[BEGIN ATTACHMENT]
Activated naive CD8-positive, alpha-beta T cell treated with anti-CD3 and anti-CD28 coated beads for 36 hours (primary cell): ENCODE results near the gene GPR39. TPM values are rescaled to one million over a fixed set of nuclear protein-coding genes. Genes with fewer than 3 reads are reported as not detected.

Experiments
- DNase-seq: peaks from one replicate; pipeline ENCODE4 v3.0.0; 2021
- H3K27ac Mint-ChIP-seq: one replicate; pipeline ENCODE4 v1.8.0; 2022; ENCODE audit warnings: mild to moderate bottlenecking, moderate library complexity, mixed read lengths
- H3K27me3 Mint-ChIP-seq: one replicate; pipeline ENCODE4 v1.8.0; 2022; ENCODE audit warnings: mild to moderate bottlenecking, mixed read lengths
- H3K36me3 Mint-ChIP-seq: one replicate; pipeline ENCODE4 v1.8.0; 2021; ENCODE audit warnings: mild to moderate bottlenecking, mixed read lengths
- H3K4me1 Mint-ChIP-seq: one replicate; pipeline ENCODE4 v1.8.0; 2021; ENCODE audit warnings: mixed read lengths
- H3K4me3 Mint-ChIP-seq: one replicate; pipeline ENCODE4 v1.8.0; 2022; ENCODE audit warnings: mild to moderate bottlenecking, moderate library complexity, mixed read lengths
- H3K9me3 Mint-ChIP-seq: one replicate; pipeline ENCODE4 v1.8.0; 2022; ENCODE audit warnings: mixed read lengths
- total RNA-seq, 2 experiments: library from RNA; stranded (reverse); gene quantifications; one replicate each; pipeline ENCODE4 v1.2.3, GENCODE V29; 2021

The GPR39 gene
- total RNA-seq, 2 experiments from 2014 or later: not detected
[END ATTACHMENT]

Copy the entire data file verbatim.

Activated naive CD8-positive, alpha-beta T cell treated with anti-CD3 and anti-CD28 coated beads for 36 hours (primary cell): ENCODE results near the gene GPR39. TPM values are rescaled to one million over a fixed set of nuclear protein-coding genes. Genes with fewer than 3 reads are reported as not detected.

Experiments
- DNase-seq: peaks from one replicate; pipeline ENCODE4 v3.0.0; 2021
- H3K27ac Mint-ChIP-seq: one replicate; pipeline ENCODE4 v1.8.0; 2022; ENCODE audit warnings: mild to moderate bottlenecking, moderate library complexity, mixed read lengths
- H3K27me3 Mint-ChIP-seq: one replicate; pipeline ENCODE4 v1.8.0; 2022; ENCODE audit warnings: mild to moderate bottlenecking, mixed read lengths
- H3K36me3 Mint-ChIP-seq: one replicate; pipeline ENCODE4 v1.8.0; 2021; ENCODE audit warnings: mild to moderate bottlenecking, mixed read lengths
- H3K4me1 Mint-ChIP-seq: one replicate; pipeline ENCODE4 v1.8.0; 2021; ENCODE audit warnings: mixed read lengths
- H3K4me3 Mint-ChIP-seq: one replicate; pipeline ENCODE4 v1.8.0; 2022; ENCODE audit warnings: mild to moderate bottlenecking, moderate library complexity, mixed read lengths
- H3K9me3 Mint-ChIP-seq: one replicate; pipeline ENCODE4 v1.8.0; 2022; ENCODE audit warnings: mixed read lengths
- total RNA-seq, 2 experiments: library from RNA; stranded (reverse); gene quantifications; one replicate each; pipeline ENCODE4 v1.2.3, GENCODE V29; 2021

The GPR39 gene
- total RNA-seq, 2 experiments from 2014 or later: not detected